Gloriously witty adaptation of the Broadway musical about Professor Henry Higgins, who takes a bet from Colonel Pickering that he can transform unrefined, dirty Cockney flower girl Eliza Doolittle into a lady, and fool everyone into thinking she really is one, too! He does, and thus young aristocrat Freddy Eynsford-Hill falls madly in love with her. But when Higgins takes all the credit and forgets to acknowledge her efforts, Eliza angrily leaves him for Freddy, and suddenly Higgins realizes he's grown accustomed to her face and can't really live without it. Written by
George Cukor and Cecil Beaton did not get along during filming. Cukor complained that Beaton tried to take credit for other people's work. He also resented the fact that Beaton's presence prevented him from hiring his usual color consultant, photographer George Hoyningen-Huene. For his part, Beaton considered Cukor vulgar and resented his domineering character. Some observers suggested that the closeted Cukor was put off by Beaton's more flamboyant homosexuality. There were even rumors that Beaton had once stolen a man from the director. Their biggest on-set argument was over Beaton's assignment to photograph the cast. Cukor felt that his photography was slowing down production and told him to stop taking shots on the set. Then he complained that posing for the portraits was overworking the actors. Yet Beaton persisted in taking pictures. After some on-set blow-ups, Cukor complained to Warner, and Beaton stopped coming to the set. See more »
When Higgins comes home after the Grand Ball, he takes off his shoes and holds a cigar in one hand which repeatedly changes direction between shots. See more »
[sounds from crowd, occasionally a word or phrase, indistinct and mostly not associated with a character]
Don't just stand there, Freddy, go and find a cab.
All right, I'll get it, I'll get it.
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In the posters, playbills and the original cast album for the stage version of "My Fair Lady", the credits always read "based on Bernard Shaw's 'Pygmalion' ", letting the audience know what play "My Fair Lady" was actually adapted from. The movie credits simply read "from a play by Bernard Shaw". See more »
Now, what do we call someone who judges other human souls by what clothes they wear, whether their subjects and verbs agree, who they know and what their houses look like? That is right: a shallow, pretentious, snobby philistine. What bothers me is I have to explain this. See, I do not care how many books they put behind him it no more makes him an intellectual then rows of pizza boxes behind me transform me into spaghetti. The man is an misogynistic, pedantic, arrogant fool. Two openly women hating songs that if released today would result in the studio be sued into penury. Gee, think of all the losers who would fail his criteria: Gandhi, Christ, Buddha, Beethoven, Einstein, Edison, you know a bunch of losers according to Higgins. Did everyone enjoy seeing Eliza stalked by that fop in the top hat to the tune: On The Street Where I Get Arrested? There also is the hilarious song about abandoning your wife and children, and being a worthless, drunken bum your whole life. See, words mean things, occasionally get the wax out of your ears and open the dictionary. I swear these imbeciles would adore We Stole Your Money, Idiots, if it came with a catchy tune with lots of woodwinds.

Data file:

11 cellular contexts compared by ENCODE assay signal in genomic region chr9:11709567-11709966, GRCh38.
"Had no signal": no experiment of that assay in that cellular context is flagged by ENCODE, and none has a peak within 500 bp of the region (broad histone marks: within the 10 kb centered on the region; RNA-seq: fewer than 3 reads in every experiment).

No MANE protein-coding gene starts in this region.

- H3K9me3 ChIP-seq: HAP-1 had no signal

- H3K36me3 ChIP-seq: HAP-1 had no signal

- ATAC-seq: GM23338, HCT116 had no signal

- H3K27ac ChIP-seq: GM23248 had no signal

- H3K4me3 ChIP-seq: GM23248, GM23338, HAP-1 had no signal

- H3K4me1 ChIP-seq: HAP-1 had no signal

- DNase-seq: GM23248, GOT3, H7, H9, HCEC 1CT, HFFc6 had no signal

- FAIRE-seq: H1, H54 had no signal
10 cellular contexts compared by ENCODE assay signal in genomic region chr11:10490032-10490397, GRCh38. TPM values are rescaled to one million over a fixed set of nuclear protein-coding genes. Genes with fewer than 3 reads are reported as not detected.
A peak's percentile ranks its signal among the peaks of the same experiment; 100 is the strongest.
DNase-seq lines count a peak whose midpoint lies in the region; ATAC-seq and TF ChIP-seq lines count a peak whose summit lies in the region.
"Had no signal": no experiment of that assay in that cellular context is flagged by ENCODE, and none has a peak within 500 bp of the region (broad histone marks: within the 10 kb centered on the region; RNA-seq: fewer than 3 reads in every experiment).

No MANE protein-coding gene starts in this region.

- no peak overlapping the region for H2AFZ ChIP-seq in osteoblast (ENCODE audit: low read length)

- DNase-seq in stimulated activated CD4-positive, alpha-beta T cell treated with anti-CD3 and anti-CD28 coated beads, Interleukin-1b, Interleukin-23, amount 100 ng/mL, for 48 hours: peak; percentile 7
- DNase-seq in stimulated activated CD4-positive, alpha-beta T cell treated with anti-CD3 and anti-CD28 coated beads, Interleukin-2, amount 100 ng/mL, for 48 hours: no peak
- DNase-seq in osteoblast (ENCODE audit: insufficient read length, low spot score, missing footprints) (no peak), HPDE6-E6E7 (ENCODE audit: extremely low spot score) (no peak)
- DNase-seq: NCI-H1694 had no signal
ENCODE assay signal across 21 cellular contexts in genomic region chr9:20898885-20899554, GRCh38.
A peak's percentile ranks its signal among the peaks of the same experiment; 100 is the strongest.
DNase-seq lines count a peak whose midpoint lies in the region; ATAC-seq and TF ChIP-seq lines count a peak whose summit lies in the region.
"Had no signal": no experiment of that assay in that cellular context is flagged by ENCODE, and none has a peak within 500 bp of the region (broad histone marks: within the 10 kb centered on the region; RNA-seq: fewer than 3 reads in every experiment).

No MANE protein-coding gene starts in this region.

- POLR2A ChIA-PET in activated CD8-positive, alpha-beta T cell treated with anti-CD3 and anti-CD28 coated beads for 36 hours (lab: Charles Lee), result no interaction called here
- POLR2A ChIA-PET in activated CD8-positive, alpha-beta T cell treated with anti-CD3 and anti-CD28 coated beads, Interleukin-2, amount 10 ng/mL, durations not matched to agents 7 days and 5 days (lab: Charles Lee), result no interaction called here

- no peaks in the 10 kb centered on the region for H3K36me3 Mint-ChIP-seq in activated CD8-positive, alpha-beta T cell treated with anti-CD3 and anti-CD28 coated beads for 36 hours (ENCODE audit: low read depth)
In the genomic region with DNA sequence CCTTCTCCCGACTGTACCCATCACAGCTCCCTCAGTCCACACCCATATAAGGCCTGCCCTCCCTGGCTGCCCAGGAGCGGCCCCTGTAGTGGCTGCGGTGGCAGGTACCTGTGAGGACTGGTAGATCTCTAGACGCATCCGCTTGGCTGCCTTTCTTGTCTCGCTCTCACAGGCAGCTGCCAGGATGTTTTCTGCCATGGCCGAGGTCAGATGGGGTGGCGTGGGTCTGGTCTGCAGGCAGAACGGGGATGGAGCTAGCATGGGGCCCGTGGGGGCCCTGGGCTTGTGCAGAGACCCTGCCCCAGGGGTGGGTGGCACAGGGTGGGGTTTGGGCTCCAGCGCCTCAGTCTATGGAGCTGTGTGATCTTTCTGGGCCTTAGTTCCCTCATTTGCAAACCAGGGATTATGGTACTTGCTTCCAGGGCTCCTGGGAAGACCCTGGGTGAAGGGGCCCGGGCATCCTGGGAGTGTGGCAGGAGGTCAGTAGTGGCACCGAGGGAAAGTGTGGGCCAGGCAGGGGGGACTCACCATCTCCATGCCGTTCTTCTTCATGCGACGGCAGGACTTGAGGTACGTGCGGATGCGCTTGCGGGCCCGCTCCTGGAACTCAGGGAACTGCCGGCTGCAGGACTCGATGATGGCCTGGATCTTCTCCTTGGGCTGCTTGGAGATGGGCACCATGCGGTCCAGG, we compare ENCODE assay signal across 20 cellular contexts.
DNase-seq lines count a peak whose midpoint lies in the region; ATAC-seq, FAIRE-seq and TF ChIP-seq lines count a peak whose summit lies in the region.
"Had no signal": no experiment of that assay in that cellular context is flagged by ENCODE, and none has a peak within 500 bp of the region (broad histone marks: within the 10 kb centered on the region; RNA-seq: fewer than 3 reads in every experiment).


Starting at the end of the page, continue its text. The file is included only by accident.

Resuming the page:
You are kidding me; those painted up fossils, barely conscious, dressed up like draperies with bad hats; those are your paragons you aspire to be? Please, pick other role modes. Did you hear their conversation, how stimulating!! They are and they always shall be the vapid, brainless fops and dames who evoke laughter in all who behold them. I have a brother like this; I do not speak to him, what an embarrassment! Life is not a game of dress up; please, grow the hell up and accomplish something of merit. No, Eliza if we dropped you in that lap of luxury you lust for you would be bored out your mind in two hours. As Arthur Schopenhauer teaches life is a pendulum between need and boredom. All wealth is internal; it cannot be made material and then interiorized, please. No, It Wouldn't Be Lovely. The movie is worthwhile, it teaches one great lesson: How Not To Be.
Look at our teacher, tied to his mom's apron, apparently still breast feeding, lecturing others about his vapid norms of compensation so he can feel better about being such an effeminate, little boy. This is your model: who would heed a word this fool babbled? What because he is wealthy? The intelligence to have or make money is quite separate from knowing what is of value and what is worthless, that is the purview of philosophy. The movie is long beyond belief; it feels like a whole day. You will be submerged in the world of vacuous, superficial snobs who aspire to speak as if they have suffered massive strokes and dress like lampshades. My header captures them quintessentially; existential cotton candy, it evaporates in your mouth. There is nothing there but an empty stage show of compensation for internal poverty.
If you enjoy having an emaciated, bad acting, sack of bones screech out her vowels whilst an effeminate, pedantic, pretentious mama's boy trains her to resemble a walking drapery; hey, congratulations you have found your movie. Believe it or not existential moral evaluation of other human beings should be predicated upon their deeds not their dress or speech. Q.E.D.
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